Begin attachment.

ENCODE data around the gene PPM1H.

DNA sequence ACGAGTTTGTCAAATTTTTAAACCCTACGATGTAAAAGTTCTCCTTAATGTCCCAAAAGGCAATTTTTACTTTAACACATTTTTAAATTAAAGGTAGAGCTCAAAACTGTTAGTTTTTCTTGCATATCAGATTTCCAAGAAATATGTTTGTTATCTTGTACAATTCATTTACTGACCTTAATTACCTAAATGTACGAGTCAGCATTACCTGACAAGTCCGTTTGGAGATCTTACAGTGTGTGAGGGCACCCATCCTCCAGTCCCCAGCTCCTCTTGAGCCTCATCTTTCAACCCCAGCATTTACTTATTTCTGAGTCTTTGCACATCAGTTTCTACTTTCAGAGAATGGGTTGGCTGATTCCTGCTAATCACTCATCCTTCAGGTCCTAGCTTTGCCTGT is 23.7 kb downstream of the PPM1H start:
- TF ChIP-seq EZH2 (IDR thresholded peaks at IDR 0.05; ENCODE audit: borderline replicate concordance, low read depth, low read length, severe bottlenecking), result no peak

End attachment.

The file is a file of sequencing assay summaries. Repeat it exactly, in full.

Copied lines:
ENCODE data around the gene PPM1H.

DNA sequence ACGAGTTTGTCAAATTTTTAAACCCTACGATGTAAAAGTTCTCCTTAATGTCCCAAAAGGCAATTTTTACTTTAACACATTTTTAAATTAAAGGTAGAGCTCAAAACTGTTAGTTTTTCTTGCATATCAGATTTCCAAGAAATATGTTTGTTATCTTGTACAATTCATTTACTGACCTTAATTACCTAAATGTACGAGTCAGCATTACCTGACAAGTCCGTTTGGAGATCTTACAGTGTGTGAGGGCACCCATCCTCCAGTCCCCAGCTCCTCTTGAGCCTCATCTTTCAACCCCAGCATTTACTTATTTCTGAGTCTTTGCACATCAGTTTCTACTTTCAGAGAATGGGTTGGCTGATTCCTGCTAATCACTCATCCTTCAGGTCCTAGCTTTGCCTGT is 23.7 kb downstream of the PPM1H start:
- TF ChIP-seq EZH2 (IDR thresholded peaks at IDR 0.05; ENCODE audit: borderline replicate concordance, low read depth, low read length, severe bottlenecking), result no peak